Gamer Rant: 2014 Sucks.

Destiny came out last week, and it was met with pretty mediocre reviews.  To be fair, I haven’t played it, so I can’t make a personal judgment on whether or not I liked it.  Consensus says it wasn’t the “knock your socks off” experience that I think we were all expecting or hoping for though.  Now, I’m not trying to pick on Destiny specifically here, but I couldn’t help but start to feel like 2014 has, thus far, been the year of the flop.  Perhaps that’s a bit of hyperbole, but maybe not as much as it should’ve been.  I’d like to take a bit of time and discuss the pertinent details of why 2014 has felt so blah.

Facts (kind of)!

First off, before we get to my reasoning, a little consensus based fact presentation.  Below are some of 2014’s biggest games, and their Metacritic score.  I realize that Metacritic is by no means the end-all-be-all of video game review.  I also realize that we all like games that may not be favorably reviewed.  All I’m trying to present here is a bit of consensus; the broad, generalized opinion of the mass video game media.

(A quick note here:  the titles here represent only new games.  There are no ports or DLC.  I also only selected games that I felt had some type of triple-A hype.  You won’t find indie games here…we’ll get to those later).

Dark Souls II – 92
Titanfall – 86
Metal Gear Solid V: Ground Zeroes – 75
Infamous: Second Son – 80
Mario Kart 8 – 88
Watch Dogs – 77
The Sims 4 – 71
Destiny – 75

Of the titles listed there, the three biggest in terms of marketing and pre-release hype have to be Destiny, Watch Dogs, and Titanfall, none of which have a score of over 86.  Good games, yes.  Games worthy of the massive budgets, hype trains, and buzz that they created?  Not at all.  In fact, the only game on this list over a score of 90 is Dark Souls 2, the most inaccessible game of the list.

In comparison, here are what I would consider to be the three most hyped games of 2013 and their Metacritic scores.

The Last of Us – 95
Bioshock Infinite – 94
Grand Theft Auto 5 – 97

I’d take any one of those games over anything from 2014, hands down.  When you look at those lists next to each other, I think most of you would do the same.  What is my point in saying all of this though?  So 2014 has been a flop so far, so what right?  It happens.  Sure, it does indeed happen.  But how does it happen on such a massive scale?  You would think that at least one of the games on the 2014 list could have been a masterpiece akin to a Bioshock Infinite, or a The Last of Us.  I honestly don’t feel like it’s too much to ask for one single studio to pump out one single really amazing game per year.  The medium is so young and there is so much left to explore that it seems a bit mind boggling that we can’t find one game in an entire year that was widely accepted as amazing.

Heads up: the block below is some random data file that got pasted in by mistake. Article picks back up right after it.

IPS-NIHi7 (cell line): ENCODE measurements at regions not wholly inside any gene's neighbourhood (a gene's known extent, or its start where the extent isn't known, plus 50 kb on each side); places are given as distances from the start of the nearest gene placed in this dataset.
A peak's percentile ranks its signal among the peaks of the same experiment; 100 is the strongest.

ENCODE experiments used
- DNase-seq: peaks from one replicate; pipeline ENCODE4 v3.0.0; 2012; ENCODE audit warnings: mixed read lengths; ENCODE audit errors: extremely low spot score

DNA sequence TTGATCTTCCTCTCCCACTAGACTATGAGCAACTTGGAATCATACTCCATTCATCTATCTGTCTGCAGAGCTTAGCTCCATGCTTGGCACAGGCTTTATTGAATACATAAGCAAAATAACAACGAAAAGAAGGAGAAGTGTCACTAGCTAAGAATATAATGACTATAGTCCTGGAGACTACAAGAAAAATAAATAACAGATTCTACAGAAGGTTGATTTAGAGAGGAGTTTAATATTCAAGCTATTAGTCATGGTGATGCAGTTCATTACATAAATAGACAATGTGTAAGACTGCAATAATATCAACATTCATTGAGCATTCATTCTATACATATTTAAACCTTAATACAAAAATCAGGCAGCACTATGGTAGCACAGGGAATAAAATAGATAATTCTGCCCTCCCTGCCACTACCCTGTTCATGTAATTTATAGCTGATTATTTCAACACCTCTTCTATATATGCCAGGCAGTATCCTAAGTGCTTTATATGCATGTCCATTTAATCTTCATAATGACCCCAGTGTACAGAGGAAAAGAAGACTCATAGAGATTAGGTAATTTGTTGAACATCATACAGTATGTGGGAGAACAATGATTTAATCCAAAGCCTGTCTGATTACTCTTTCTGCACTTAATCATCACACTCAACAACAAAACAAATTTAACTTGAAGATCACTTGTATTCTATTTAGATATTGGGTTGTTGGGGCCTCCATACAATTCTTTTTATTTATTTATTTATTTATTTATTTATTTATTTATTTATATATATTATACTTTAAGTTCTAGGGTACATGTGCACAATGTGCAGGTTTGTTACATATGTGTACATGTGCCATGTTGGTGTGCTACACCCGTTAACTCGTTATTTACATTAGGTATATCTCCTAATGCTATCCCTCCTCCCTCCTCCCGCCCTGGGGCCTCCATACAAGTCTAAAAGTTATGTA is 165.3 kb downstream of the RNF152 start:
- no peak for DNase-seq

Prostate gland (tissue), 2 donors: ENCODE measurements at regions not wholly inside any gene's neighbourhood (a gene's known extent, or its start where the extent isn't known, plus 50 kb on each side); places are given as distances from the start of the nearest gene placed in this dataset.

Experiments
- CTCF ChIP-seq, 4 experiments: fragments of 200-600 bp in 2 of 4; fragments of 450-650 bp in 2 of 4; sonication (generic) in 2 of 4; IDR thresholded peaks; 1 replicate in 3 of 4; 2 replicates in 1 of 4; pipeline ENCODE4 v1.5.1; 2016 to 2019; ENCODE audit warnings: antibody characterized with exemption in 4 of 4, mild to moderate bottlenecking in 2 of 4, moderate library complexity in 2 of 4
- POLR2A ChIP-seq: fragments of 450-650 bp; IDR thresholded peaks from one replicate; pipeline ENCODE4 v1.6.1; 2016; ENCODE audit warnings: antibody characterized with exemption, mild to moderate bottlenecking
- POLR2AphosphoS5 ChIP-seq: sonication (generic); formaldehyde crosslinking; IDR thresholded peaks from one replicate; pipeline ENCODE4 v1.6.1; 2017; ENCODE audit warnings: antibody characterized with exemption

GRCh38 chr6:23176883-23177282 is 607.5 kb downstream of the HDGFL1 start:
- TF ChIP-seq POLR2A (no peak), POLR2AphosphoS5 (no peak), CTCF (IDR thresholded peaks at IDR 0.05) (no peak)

How did we get here?

I’m not really sure how we got here, to be honest.  It would be easy to say that the hype for these games just got out of control, but the hype for the games from my 2013 list were pretty out of control too.  Perhaps it was the fact that these games were rushed in order to bolster early console sales.  That might ring true for Watch Dogs and Titanfall but Destiny can hardly be considered an early console title.  It’s been nearly a year since the PS4 and the Xbox One launched.  I can’t honestly put my finger on why I feel like these big time games are struggling, but it’s sad to see.

Why does it even matter?

In truth, having these huge triple-A titles be met by mediocre reviews means very little.  Watch Dogs 2 was greenlit based on pre-orders for the Watch DogsDestiny was said to be at least a trilogy right from the beginning.  Developers aren’t going to stop making these games, and people most likely aren’t going to stop buying them.  So in a sense, the quality of the titles doesn’t much matter anymore.

Furthermore, if you’re a discerning gamer (and I hope you are), it’s not like you’re lacking for good games anyway.  There are plenty of great games that have come out in 2014, it’s just that many of them didn’t have $100 million ad campaigns.  If you’re enthusiast though, you’re probably already aware of them though.  Plus, there is all kinds of great DLC out there for the games you already love.

But it still bugs me!

Perhaps it’s just nostalgia, but I remember a time when the hype train for games usually resulted in games that were pretty great.  Final Fantasy VII, Metal Gear Solid, The Legend of Zelda: Ocarina of Time.  These are games who had massive hype behind them at the time and still managed to deliver experiences that felt on par with what we expected them to be.  I miss those days.  I love being excited for games, and I don’t want to feel jaded.  I don’t want to be so skeptical of every game that my de-facto position is always “wait and see”.  I want to get caught up in the hype train every once in a while.  I just don’t want it to bite me in the ass every time I do.

It’s not over until the fat lady sings.

We still have plenty of 2014 left to go.  Borderlands: The Pre-Sequel, Call of Duty: Advanced Warfare, and Assassin’s Creed: Liberty are all still on the horizon.  And who knows, maybe this will be the year that a smaller indie game takes top prize.  Ultimately I suppose it doesn’t really matter, as long as there are good games to play.  Where my concern lies is in opportunity cost.  Bungie spent something like $200 million on Destiny to have it be met with pretty mediocre reviews.  They could have instead made some other game that might have been much more well received with that time and money, and that bugs me.  I want to see companies use their resources wisely, to give us as consumers games that we won’t regret paying $60 for.